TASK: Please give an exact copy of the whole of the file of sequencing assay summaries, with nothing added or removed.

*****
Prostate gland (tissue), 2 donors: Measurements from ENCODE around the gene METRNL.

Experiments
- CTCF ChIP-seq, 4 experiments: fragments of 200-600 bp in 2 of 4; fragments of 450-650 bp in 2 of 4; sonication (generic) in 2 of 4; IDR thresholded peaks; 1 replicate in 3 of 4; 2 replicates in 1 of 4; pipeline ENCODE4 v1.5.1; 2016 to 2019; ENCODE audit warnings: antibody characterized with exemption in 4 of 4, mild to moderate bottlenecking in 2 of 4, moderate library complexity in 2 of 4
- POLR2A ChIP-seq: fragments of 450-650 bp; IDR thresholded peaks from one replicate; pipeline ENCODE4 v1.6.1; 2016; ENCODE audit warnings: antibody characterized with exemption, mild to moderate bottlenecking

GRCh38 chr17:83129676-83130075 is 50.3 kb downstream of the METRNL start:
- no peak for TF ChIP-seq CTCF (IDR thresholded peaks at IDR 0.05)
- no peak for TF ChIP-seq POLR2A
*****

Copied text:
Prostate gland (tissue), 2 donors: Measurements from ENCODE around the gene METRNL.

Experiments
- CTCF ChIP-seq, 4 experiments: fragments of 200-600 bp in 2 of 4; fragments of 450-650 bp in 2 of 4; sonication (generic) in 2 of 4; IDR thresholded peaks; 1 replicate in 3 of 4; 2 replicates in 1 of 4; pipeline ENCODE4 v1.5.1; 2016 to 2019; ENCODE audit warnings: antibody characterized with exemption in 4 of 4, mild to moderate bottlenecking in 2 of 4, moderate library complexity in 2 of 4
- POLR2A ChIP-seq: fragments of 450-650 bp; IDR thresholded peaks from one replicate; pipeline ENCODE4 v1.6.1; 2016; ENCODE audit warnings: antibody characterized with exemption, mild to moderate bottlenecking

GRCh38 chr17:83129676-83130075 is 50.3 kb downstream of the METRNL start:
- no peak for TF ChIP-seq CTCF (IDR thresholded peaks at IDR 0.05)
- no peak for TF ChIP-seq POLR2A